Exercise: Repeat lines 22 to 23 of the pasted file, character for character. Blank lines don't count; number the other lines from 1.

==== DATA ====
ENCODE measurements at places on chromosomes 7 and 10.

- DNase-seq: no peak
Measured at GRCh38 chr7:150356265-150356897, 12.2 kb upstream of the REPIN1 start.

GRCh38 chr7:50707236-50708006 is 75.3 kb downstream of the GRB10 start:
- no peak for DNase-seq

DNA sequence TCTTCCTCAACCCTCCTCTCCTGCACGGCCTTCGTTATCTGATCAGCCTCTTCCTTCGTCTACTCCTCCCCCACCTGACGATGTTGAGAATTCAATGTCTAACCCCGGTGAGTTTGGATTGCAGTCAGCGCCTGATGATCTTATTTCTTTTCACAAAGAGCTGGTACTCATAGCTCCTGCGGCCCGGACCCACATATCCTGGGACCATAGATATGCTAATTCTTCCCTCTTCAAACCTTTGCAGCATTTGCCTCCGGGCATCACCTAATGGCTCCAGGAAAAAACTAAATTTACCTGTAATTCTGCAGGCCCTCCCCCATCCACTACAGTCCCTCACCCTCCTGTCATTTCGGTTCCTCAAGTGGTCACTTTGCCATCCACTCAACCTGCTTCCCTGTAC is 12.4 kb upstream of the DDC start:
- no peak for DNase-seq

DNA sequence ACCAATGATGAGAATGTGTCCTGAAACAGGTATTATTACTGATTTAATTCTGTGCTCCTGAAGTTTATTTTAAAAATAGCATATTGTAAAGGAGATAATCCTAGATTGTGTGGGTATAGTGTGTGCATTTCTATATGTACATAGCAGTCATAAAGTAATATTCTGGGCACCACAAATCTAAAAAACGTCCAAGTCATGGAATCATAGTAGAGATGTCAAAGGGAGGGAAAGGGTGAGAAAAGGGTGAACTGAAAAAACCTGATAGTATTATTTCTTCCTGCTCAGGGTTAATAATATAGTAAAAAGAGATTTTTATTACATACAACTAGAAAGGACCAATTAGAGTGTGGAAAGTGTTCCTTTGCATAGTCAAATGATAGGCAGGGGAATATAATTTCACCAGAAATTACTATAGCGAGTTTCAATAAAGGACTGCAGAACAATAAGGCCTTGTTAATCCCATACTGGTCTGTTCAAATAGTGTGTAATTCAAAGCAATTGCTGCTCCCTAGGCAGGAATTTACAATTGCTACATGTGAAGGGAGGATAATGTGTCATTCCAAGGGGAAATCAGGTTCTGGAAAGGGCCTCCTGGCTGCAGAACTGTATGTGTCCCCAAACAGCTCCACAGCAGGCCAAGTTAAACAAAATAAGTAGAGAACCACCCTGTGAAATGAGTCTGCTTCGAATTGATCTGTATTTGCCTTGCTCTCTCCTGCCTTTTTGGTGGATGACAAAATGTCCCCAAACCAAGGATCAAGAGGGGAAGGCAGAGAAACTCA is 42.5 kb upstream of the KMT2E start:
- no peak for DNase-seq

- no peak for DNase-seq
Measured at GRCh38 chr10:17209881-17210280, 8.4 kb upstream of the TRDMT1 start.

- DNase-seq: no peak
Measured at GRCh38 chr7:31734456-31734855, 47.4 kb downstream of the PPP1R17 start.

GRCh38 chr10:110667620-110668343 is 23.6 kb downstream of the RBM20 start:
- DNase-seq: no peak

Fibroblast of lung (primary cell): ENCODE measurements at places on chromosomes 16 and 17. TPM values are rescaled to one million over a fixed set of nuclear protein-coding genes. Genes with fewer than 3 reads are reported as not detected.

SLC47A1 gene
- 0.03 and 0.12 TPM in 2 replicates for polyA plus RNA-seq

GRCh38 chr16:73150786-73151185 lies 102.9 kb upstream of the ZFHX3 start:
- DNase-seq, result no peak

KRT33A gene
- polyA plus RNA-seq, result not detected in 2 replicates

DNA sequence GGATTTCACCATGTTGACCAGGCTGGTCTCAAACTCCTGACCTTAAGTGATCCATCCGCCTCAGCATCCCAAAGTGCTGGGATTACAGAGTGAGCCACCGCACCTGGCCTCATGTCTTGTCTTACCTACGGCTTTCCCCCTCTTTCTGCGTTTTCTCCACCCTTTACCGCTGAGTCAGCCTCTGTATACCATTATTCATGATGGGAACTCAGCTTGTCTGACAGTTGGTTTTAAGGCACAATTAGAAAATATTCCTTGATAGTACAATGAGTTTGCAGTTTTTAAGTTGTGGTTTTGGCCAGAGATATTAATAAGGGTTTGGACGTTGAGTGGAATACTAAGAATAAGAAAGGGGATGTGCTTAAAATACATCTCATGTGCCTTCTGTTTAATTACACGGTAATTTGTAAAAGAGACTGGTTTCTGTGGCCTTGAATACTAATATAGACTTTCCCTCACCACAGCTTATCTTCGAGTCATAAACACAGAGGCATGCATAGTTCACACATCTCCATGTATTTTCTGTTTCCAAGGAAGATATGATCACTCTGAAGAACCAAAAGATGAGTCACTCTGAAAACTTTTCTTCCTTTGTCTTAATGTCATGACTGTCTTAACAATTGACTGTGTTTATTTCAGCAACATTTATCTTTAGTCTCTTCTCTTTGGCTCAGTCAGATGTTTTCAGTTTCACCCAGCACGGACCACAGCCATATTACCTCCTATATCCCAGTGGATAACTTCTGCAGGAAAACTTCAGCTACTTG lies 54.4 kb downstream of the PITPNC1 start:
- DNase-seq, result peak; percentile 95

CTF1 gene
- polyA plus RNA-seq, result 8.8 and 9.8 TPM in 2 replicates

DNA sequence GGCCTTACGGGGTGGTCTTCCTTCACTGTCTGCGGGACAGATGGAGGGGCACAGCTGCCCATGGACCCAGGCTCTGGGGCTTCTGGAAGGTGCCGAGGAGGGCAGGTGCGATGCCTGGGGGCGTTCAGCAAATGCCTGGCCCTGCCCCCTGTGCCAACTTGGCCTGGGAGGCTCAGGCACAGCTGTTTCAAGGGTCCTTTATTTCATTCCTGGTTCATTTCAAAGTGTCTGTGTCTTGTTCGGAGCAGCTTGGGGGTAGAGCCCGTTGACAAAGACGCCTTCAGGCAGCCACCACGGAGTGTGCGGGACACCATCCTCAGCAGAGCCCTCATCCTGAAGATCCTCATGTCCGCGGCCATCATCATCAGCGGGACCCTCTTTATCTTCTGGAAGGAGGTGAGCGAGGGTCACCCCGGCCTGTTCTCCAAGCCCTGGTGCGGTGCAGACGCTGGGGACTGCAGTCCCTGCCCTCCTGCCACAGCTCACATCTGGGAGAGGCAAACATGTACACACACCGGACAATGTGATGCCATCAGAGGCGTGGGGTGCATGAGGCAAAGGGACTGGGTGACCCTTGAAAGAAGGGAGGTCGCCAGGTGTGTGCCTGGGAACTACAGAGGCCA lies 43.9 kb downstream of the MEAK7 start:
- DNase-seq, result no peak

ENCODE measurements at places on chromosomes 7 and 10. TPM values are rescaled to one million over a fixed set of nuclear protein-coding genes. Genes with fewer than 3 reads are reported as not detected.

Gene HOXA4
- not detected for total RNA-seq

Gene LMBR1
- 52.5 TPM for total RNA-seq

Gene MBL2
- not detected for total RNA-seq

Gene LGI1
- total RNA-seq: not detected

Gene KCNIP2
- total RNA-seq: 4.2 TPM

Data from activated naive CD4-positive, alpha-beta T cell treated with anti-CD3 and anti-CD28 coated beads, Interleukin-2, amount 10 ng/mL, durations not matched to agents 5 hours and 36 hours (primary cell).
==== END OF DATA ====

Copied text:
- polyA plus RNA-seq, result not detected in 2 replicates

DNA sequence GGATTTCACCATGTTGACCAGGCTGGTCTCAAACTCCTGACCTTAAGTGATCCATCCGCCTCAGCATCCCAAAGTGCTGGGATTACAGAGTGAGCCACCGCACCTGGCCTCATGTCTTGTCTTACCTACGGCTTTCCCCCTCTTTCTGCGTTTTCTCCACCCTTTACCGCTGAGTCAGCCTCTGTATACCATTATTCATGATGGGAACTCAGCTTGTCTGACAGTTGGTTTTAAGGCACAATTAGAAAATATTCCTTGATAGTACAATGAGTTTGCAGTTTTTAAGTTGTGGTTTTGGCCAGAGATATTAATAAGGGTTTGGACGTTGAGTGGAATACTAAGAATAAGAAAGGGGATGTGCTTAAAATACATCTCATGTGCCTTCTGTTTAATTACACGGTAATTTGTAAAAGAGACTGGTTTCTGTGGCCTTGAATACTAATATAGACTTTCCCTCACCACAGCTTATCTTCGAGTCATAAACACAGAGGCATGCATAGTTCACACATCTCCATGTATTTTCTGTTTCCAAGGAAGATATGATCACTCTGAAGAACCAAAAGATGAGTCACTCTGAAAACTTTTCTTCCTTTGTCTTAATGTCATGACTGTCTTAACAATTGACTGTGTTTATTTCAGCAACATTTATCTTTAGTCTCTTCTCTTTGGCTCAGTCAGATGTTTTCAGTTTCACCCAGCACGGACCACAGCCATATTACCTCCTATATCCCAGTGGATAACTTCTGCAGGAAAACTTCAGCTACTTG lies 54.4 kb downstream of the PITPNC1 start: